In DFW, political endorsements are meaningless

Greg_Abbott-cropped-proto-custom_28By Alan Bean

The Dallas Morning News has endorsed Greg Abbott, a right wing zealot who makes Rick Perry look like Bill Clinton, for governor.  You’ll never guess why.

The editorial board admitted that they side with Democrat Wendy Davis on all the issues that matter (education, transportation, immigration etc.) but gave the nod to Mr. Abbott because . . .

for all her progressive promise, and alignment with this newspaper on many issues, Texas cannot afford to provoke the kind of partisan stalemate [a Wendy Davis] victory would probably bring, much like the gridlock that has paralyzed Washington. As much as Texas needs to counterbalance its GOP hard-liners, we fear Davis would only invigorate them.

Alternatively, Greg Abbott can bring balance to Texas-style conservatism . . . if that’s what he is inclined to do.

Except that isn’t what Abbott is inclined to do and everybody knows it.  Abbott has sided with the extreme right on every conceivable issue: refusing to expand Medicaid, cutting education, taking a seal-the-border approach to immigration, teaching patriotic blather as history in the public schools, and an open-carry response to gun violence.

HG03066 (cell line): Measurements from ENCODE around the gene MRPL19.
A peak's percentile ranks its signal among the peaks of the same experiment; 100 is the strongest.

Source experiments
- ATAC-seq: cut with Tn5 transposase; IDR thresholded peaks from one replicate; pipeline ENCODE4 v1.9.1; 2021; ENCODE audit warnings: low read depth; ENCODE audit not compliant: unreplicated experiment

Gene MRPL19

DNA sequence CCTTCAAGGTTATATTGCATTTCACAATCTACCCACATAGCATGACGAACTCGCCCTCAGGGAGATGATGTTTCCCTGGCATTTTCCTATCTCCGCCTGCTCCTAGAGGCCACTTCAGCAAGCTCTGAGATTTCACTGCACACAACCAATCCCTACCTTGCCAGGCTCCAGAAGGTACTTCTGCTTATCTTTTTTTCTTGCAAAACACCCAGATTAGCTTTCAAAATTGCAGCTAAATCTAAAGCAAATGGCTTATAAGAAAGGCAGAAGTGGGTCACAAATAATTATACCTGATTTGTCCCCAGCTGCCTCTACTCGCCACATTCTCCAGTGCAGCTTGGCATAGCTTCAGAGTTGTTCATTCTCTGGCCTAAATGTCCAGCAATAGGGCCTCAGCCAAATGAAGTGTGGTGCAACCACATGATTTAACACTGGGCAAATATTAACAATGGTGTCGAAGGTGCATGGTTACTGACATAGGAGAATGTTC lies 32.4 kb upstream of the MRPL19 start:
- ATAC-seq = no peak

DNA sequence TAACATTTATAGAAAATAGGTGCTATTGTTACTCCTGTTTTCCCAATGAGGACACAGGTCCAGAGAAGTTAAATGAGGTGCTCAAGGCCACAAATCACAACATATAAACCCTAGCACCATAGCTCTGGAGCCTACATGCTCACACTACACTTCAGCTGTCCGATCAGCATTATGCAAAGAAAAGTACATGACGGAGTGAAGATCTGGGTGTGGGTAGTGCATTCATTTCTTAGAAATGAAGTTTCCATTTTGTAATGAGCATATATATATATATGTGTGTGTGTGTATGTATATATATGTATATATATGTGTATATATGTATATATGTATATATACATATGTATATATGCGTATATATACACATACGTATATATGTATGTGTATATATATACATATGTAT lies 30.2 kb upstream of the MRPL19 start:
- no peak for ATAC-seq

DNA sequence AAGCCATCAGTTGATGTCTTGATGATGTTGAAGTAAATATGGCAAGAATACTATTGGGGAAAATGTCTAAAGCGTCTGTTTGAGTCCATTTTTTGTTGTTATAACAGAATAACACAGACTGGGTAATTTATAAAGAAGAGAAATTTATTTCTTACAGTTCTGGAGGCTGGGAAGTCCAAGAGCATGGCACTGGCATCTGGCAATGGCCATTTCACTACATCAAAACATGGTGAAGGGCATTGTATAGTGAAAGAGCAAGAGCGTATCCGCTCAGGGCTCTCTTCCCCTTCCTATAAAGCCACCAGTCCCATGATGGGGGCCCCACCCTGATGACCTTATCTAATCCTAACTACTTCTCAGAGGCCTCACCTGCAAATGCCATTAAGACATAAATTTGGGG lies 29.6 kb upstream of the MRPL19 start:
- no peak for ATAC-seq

Greg Abbott, a man who marches in lockstep with the conservative zealots the DMN deplores, will avoid legislative gridlock;but only because he shares their values.

The Dallas paper argues that only conservatives can function effectively in Austin because progressive policies are toxic in the Lone Star State.  They are willing to abandon this line of reasoning only in races pitting a Democrat with strong bipartisan credentials (Leticia Van de Putte, for example) is running against a reckless, ethically challenged and mean-spirited Tea Party opponent (Dan Patrick, par example).

It’s a game of rock, paper, scissors, but with a twist.  Rule number 1: Moderate Republicans are preferable to Democrats of any description.  Rule number 2: Anybody is preferable to the hated Tea Party.  Rule number 3: if it looks like the Tea Party guy has a big lead, rule number 2 doesn’t apply.

Here’s the ugly truth: neither the Fort Worth Star-Telegram nor the Dallas Morning News makes endorsements on the basis of merit.  Intelligence, common decency, education, experience and temperament are secondary considerations. The ultimate choice is dictated by the perceived predilections of the readership.  Since most readers are believed to be moderately conservative white people, their preferences carry the day.

DFW editorial boards will hold their noses and reinforce the political status quo unless the stench is really, really bad.  It matters little that the editorial board agrees with Wendy Davis on virtually every issue while disagreeing with Mr. Abbott.  So long as Mr. Abbott refrains from egregious partisan posturing, he will get the nod.  If most white people think Wendy Davis is too liberal for Texas, our editorial board’s don’t dare disagree.

Journalistic cynicism this profound makes political endorsements meaningless.